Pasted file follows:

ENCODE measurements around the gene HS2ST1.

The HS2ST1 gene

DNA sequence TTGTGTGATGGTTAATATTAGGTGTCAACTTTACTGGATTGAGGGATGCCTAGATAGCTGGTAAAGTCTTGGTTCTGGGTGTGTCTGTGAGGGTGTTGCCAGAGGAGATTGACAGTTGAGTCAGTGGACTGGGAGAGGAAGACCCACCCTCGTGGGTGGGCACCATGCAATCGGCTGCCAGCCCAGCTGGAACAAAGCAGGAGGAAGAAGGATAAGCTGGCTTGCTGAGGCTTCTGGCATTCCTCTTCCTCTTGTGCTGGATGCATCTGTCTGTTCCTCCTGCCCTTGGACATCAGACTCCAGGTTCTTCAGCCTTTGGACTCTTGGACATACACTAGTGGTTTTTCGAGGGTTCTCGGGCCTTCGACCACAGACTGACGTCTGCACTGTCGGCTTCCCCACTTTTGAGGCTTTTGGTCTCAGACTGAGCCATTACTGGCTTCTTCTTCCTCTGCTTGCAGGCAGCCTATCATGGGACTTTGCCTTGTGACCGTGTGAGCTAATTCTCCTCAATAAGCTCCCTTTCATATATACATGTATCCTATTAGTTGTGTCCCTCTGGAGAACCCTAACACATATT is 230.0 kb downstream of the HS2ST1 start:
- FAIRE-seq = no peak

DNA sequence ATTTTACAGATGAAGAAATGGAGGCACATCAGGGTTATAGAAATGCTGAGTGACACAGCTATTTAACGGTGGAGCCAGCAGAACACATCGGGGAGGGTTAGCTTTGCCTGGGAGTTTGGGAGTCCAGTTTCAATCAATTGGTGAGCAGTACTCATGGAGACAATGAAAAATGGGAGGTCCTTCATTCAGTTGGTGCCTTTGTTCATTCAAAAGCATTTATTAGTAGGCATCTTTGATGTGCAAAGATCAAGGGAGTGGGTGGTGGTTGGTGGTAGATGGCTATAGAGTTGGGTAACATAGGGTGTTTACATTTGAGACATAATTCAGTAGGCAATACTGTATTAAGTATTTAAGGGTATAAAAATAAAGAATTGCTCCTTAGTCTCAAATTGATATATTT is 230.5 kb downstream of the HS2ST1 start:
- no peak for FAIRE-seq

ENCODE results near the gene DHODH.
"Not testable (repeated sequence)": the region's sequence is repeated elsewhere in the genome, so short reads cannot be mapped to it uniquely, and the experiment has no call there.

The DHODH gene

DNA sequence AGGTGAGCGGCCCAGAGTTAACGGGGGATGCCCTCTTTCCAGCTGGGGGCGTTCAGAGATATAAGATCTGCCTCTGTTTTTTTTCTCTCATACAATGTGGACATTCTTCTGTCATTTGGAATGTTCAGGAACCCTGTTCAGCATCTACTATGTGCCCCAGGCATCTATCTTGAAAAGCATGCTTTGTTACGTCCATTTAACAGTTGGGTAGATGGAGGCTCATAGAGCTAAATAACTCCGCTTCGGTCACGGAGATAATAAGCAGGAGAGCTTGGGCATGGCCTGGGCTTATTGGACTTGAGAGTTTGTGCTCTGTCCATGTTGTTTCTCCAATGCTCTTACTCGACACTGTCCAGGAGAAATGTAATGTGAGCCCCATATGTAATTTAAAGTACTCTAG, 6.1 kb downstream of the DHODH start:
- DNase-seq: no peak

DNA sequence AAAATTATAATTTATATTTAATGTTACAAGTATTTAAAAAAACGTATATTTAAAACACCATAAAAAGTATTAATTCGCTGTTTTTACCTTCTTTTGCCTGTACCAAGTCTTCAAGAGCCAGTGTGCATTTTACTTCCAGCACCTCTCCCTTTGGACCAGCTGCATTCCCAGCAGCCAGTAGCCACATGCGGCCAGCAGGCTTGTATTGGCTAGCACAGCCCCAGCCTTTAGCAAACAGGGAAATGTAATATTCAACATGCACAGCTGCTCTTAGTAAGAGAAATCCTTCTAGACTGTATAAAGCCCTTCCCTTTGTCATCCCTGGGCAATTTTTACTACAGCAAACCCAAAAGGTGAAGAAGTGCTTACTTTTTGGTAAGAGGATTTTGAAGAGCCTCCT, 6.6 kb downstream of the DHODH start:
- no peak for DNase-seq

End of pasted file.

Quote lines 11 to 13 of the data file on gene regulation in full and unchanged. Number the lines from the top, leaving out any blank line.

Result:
- DNase-seq: no peak

DNA sequence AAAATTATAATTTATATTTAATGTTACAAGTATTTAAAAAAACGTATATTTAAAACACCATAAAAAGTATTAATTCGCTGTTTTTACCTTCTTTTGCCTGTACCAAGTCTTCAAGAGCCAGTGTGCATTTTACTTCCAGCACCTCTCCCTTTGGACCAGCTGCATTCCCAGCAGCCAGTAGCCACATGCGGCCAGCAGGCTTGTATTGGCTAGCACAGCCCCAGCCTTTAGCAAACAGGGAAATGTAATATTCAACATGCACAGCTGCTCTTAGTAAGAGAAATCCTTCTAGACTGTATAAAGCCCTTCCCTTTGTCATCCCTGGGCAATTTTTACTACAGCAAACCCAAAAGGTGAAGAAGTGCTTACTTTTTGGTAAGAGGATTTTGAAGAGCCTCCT, 6.6 kb downstream of the DHODH start:
- no peak for DNase-seq